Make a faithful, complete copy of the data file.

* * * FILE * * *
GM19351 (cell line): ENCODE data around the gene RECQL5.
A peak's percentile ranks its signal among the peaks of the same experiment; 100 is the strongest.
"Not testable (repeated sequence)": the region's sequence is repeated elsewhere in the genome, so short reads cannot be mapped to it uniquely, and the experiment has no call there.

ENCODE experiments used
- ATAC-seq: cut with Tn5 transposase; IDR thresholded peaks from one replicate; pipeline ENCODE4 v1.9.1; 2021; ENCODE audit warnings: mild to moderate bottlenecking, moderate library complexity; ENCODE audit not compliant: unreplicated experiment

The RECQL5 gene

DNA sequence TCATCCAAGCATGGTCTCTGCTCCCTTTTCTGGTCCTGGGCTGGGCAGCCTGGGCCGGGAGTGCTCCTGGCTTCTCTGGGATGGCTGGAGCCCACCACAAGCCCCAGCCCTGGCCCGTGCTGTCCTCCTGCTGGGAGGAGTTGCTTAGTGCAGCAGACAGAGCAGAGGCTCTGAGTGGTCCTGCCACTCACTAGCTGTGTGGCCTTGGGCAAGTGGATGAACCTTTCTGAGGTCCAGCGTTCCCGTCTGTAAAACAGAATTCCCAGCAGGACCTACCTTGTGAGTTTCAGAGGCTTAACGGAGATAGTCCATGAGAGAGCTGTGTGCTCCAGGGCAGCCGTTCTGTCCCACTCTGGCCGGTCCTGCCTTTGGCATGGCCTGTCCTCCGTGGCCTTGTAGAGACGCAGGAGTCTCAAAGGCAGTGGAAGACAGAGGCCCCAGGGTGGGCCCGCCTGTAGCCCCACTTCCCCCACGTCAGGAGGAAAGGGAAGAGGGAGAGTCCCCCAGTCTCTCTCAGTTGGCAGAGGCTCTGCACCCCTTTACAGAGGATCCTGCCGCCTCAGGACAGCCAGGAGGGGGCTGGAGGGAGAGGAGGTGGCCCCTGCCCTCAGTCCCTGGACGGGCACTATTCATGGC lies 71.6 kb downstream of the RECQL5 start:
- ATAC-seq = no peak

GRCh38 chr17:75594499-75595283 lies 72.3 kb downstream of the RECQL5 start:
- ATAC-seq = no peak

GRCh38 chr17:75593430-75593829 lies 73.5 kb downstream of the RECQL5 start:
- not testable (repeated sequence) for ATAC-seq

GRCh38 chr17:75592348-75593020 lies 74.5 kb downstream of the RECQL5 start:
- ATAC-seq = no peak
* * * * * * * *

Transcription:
GM19351 (cell line): ENCODE data around the gene RECQL5.
A peak's percentile ranks its signal among the peaks of the same experiment; 100 is the strongest.
"Not testable (repeated sequence)": the region's sequence is repeated elsewhere in the genome, so short reads cannot be mapped to it uniquely, and the experiment has no call there.

ENCODE experiments used
- ATAC-seq: cut with Tn5 transposase; IDR thresholded peaks from one replicate; pipeline ENCODE4 v1.9.1; 2021; ENCODE audit warnings: mild to moderate bottlenecking, moderate library complexity; ENCODE audit not compliant: unreplicated experiment

The RECQL5 gene

DNA sequence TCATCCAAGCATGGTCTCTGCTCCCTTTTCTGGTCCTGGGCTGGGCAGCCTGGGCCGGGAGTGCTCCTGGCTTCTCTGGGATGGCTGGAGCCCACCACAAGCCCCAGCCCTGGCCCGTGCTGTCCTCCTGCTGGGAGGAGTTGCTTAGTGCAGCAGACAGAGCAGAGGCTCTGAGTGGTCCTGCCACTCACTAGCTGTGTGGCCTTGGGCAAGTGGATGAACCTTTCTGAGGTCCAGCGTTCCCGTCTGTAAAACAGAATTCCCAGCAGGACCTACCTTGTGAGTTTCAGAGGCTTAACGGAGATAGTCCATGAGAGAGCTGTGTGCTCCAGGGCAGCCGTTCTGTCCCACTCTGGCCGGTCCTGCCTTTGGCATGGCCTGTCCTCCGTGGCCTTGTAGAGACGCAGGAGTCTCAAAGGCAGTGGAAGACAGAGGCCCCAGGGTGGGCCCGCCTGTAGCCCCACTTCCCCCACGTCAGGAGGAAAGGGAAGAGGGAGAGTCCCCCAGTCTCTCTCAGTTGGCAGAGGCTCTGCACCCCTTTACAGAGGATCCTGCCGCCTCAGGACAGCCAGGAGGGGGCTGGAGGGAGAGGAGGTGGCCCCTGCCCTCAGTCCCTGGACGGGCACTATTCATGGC lies 71.6 kb downstream of the RECQL5 start:
- ATAC-seq = no peak

GRCh38 chr17:75594499-75595283 lies 72.3 kb downstream of the RECQL5 start:
- ATAC-seq = no peak

GRCh38 chr17:75593430-75593829 lies 73.5 kb downstream of the RECQL5 start:
- not testable (repeated sequence) for ATAC-seq

GRCh38 chr17:75592348-75593020 lies 74.5 kb downstream of the RECQL5 start:
- ATAC-seq = no peak